By Alex Ward
January 11, 2019
Contradicting President Donald Trump’s announcement that he plans to completely withdraw US forces from Syria, the United States reportedly plans to keep some troops in the country to counter Iran.
National Security Adviser John Bolton just returned from a trip to Turkey, where he had aimed to coordinate the withdrawal of 2,000 US troops from Syria. US forces are in the country to counter ISIS, but last month, Trump declared the terrorist group defeated and announced his plan to bring US troops home.
But the planned US withdrawal complicates regional dynamics. Turkey, for example, is a major factor to consider, because the country is trying to eradicate US-backed Kurdish fighters in Northern Syria. Turkey considers Kurds near its border a serious terrorist threat and plans to remove them by launching an all-out military assault.
According to Politico, Bolton promised Turkish officials during his meetings this week that the US would keep a few troops at the al-Tanf base. The US sees this outpost, which is located along the Jordanian border and near a road that connects the capitals of Iran, Iraq, and Syria, as a necessary bulwark against Iranian influence in the country.
It’s unclear if Trump signed off on Bolton’s proposal. “The President has repeatedly stated he does not intend to telegraph US plans and intentions. We will not discuss the operational details, numbers, or timelines of troop movements,” a senior administration official told me.
Iran is one of Syrian President Bashar al-Assad’s biggest supporters. It funds and arms proxies in the country to fight in the civil war on his behalf.
Gen. Joseph Votel, the top US military commander for the Middle East, told NBC News last October that America’s presence in Syria “does have an indirect effect on some malign activities that Iran and their various proxies and surrogates would like to pursue down here.” However, he added, America’s main mission in Syria is to defeat ISIS.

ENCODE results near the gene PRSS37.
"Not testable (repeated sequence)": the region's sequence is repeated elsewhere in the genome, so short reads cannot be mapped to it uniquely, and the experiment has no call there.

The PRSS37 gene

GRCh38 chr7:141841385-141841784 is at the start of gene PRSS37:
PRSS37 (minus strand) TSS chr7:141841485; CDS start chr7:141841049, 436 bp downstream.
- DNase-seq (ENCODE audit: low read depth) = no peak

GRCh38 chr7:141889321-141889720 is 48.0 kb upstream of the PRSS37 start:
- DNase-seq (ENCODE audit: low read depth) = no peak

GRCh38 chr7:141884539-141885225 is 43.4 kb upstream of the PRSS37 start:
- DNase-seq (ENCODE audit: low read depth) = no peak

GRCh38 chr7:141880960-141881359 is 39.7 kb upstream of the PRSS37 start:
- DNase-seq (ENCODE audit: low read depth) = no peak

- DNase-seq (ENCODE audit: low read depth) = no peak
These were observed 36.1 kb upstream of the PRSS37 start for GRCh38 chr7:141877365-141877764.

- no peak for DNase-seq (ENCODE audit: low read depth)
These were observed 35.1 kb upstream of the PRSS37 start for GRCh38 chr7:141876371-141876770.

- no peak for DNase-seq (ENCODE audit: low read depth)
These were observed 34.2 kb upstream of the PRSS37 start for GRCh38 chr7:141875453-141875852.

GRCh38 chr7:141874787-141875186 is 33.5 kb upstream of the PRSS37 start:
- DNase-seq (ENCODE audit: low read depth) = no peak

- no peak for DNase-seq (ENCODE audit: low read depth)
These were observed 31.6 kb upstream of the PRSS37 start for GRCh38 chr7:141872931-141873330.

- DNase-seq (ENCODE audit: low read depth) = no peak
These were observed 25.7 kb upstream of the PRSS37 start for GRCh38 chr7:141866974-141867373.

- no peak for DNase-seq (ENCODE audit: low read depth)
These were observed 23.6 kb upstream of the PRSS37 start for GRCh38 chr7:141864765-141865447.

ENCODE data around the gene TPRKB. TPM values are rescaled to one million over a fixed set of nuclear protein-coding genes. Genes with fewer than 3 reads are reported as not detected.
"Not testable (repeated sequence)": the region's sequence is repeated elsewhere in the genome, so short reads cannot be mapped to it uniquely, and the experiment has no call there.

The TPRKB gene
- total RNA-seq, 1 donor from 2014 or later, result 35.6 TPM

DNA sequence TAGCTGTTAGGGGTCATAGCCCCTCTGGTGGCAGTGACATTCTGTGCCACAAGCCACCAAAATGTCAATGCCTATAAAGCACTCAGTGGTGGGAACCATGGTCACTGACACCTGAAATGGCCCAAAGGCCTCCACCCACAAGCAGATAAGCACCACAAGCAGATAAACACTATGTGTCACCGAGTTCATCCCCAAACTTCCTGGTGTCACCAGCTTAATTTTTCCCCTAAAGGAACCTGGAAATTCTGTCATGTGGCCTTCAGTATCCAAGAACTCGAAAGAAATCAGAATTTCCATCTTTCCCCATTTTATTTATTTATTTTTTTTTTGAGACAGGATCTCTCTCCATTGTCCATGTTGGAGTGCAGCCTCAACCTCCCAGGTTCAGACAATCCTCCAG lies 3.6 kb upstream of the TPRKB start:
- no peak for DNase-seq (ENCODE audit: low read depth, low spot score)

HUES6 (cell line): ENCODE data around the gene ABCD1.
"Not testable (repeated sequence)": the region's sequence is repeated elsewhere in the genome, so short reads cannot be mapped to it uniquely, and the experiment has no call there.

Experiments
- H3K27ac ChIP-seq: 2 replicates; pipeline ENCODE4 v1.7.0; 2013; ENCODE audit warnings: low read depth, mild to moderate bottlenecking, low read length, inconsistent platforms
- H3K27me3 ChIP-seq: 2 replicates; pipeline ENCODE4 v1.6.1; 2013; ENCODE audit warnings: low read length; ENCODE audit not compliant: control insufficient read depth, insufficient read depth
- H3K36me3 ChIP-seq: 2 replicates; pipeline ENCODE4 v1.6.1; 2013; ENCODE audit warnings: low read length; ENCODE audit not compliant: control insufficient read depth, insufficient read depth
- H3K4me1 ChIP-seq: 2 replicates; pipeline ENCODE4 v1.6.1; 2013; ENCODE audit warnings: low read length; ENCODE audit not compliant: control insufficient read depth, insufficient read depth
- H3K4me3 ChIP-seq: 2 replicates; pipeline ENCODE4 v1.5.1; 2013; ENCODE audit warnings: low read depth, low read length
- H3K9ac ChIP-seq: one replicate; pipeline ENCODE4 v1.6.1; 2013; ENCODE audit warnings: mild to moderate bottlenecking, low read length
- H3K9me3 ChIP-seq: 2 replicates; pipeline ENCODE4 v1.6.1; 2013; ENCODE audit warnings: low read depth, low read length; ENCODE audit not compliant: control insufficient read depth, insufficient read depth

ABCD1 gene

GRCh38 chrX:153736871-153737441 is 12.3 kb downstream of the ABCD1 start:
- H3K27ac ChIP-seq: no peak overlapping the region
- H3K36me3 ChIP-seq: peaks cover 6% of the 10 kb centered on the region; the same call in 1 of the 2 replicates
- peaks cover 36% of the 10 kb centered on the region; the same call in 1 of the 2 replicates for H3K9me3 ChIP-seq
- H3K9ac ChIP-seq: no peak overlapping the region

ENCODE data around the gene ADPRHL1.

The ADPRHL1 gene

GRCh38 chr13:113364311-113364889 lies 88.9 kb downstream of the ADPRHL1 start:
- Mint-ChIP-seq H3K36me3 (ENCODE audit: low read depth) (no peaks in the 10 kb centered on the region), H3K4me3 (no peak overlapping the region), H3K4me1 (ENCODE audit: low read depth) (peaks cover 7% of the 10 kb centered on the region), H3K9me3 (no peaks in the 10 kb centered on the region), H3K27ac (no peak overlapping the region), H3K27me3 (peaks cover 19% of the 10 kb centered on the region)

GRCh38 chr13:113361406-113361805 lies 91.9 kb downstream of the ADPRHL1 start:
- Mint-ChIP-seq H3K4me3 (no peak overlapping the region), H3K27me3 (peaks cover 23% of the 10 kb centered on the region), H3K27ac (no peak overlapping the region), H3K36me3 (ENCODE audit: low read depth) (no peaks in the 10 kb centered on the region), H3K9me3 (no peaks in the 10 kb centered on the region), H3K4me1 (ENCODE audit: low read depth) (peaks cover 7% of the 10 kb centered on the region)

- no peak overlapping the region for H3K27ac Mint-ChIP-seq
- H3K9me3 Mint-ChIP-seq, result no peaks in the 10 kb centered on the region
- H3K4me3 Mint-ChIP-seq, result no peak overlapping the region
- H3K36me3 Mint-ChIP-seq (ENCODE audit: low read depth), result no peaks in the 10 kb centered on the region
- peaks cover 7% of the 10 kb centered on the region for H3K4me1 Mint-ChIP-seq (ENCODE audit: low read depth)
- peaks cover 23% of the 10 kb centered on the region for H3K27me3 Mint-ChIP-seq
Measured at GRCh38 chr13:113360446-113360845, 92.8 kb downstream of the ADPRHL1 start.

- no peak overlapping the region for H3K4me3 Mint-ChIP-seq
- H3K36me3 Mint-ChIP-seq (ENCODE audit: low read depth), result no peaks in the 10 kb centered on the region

If the report of Bolton’s proposal is true, this shows that the US will not be completely withdrawing troops from Syria — which directly contradicts Trump’s stated wishes. And it’s also unlikely that Iran, which has fully entrenched itself inside Syria along with supporters it funds and arms, would ever leave Syria solely because of a few troops stationed in a remote part of the country.
That means it’s highly likely American service members will remain in Syria for a very long time — in harm’s way — with little chance of achieving the administration’s goal of a deterred Iran.
Bolton has been walking back Trump’s Syria withdrawal
There are a few reasons why Bolton may have made the proposal.
First, both he and Secretary of State Mike Pompeo are avowed Iran hawks. They’ve repeatedly said a main reason for the US deployment in Syria is to push Iranian and Iranian-backed forces out of the country.
Second, while he was in Israel on Sunday, Bolton told reporters that Trump’s troop withdrawal wouldn’t happen until certain conditions are met — one being that Iran and its proxies leave Syria.
Third, it’s entirely possible that Bolton doesn’t want US troops to leave Syria and is trying to blow up any coordination with Turkey.
In fact, Turkish President Recep Tayyip Erdogan abruptly canceled his Tuesday meeting with Bolton because of another condition the Trump aide laid out in Israel: that Turkey had to vow not to attack the Kurds. That angered Erdogan, who told his Parliament on Tuesday, “It is not possible for us to swallow the message Bolton gave from Israel.”
Bolton had to know his statement in Israel would upset the Turkish leader — and that may have been the plan all along. After all, Bolton has a history of making statements to influence US foreign policy toward his own objectives.
This all leads to a stunning possibility: Bolton’s comments in Israel and his reported proposal — behind closed doors — to keep US troops in Syria may all be part of his plan not to give Trump the withdrawal he demanded.